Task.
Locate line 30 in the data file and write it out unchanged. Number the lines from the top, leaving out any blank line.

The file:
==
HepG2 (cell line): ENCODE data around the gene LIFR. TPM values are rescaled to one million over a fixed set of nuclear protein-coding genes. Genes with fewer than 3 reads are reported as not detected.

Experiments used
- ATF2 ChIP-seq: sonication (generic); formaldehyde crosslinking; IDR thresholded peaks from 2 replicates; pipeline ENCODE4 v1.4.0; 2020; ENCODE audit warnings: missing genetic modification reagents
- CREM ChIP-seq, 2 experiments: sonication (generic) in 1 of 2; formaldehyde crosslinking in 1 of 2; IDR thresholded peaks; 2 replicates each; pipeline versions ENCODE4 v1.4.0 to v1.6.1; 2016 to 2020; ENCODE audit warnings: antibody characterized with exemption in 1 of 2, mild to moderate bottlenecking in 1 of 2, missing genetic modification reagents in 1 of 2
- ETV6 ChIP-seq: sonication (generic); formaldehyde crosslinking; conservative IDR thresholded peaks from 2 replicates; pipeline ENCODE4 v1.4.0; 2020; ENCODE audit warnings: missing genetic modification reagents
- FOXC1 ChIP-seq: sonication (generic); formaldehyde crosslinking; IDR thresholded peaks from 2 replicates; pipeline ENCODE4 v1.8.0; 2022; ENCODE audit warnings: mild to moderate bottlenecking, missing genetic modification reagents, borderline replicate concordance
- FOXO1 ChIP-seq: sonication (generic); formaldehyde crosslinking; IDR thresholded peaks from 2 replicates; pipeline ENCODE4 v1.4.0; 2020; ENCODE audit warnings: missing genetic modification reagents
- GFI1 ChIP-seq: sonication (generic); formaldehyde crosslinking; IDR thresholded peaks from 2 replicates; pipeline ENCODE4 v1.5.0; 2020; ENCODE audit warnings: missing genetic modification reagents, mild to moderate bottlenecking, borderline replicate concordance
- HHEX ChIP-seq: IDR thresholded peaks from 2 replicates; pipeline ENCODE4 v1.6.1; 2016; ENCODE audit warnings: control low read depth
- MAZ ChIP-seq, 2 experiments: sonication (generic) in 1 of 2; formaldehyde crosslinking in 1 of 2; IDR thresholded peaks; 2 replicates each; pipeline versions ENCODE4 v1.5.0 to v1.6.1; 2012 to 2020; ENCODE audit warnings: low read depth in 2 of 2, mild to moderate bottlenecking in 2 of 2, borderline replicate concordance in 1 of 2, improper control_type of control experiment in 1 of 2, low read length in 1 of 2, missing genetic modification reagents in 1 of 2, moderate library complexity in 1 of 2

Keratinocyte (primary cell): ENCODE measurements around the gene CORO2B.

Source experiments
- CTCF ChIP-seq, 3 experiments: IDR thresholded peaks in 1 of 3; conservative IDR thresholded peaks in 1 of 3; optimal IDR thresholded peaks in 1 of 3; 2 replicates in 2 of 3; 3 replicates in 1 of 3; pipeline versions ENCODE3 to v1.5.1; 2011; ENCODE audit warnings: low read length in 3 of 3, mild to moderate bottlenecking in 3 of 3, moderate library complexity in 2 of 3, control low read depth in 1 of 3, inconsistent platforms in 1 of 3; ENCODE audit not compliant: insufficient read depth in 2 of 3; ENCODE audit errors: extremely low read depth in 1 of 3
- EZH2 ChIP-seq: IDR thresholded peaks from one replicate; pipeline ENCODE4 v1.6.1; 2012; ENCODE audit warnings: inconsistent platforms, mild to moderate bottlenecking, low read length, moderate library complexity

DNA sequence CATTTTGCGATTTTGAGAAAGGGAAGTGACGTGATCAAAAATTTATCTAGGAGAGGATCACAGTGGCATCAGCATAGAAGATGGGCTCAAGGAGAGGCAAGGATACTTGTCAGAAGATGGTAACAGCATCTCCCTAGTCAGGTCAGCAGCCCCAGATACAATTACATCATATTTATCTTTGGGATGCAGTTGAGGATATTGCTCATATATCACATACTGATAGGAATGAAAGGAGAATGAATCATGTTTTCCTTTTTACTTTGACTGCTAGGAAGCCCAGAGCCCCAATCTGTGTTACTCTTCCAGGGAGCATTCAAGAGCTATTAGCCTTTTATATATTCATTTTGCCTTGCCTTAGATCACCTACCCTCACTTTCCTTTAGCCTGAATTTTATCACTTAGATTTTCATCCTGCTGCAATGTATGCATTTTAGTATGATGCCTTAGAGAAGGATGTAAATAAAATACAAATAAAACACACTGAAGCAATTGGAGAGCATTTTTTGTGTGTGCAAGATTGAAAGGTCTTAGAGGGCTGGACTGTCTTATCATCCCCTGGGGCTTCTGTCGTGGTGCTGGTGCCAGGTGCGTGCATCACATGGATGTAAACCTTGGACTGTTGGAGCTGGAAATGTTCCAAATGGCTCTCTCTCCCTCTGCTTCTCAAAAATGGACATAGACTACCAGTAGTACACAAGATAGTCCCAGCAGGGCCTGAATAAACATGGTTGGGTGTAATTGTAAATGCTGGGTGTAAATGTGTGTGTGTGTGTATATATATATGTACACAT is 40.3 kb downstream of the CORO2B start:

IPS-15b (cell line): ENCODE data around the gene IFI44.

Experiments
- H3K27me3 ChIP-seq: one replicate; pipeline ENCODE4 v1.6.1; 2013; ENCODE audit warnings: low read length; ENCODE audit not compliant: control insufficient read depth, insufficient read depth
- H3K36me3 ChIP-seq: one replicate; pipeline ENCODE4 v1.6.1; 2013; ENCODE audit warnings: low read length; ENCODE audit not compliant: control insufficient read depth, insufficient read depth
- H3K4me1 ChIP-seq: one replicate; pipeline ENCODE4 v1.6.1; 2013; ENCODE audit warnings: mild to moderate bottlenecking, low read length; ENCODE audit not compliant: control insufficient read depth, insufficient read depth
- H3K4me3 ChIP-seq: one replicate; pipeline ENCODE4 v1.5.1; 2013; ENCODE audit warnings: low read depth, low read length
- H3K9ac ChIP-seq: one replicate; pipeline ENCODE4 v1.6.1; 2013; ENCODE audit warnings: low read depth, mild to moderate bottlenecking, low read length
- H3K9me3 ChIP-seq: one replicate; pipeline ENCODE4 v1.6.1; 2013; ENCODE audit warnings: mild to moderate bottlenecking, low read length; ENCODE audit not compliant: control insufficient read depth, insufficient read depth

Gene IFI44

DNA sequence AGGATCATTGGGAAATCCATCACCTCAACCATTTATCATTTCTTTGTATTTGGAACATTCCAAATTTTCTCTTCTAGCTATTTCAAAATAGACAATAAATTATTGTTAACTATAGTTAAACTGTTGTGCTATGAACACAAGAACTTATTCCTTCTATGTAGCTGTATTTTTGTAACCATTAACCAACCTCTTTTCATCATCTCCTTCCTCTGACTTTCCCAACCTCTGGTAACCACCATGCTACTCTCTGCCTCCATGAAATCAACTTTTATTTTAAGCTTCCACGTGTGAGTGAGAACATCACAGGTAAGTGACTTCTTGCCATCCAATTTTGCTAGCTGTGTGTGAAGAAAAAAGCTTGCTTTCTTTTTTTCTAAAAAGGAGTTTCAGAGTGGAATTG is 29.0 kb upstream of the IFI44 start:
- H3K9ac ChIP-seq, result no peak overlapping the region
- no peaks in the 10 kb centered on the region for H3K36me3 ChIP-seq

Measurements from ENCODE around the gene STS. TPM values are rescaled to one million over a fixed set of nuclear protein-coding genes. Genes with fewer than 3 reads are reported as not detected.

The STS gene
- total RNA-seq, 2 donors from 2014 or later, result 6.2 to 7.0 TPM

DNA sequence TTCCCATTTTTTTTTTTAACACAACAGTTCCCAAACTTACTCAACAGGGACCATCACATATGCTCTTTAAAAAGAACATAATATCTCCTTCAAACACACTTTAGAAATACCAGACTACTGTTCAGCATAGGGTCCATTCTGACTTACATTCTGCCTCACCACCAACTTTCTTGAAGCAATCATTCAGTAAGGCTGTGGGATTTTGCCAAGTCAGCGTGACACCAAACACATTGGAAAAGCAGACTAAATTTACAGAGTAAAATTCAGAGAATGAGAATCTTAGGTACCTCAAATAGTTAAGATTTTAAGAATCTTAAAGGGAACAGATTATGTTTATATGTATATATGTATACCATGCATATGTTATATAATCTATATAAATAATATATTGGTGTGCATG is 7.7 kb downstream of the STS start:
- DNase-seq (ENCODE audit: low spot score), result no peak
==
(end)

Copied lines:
- total RNA-seq, 2 donors from 2014 or later, result 6.2 to 7.0 TPM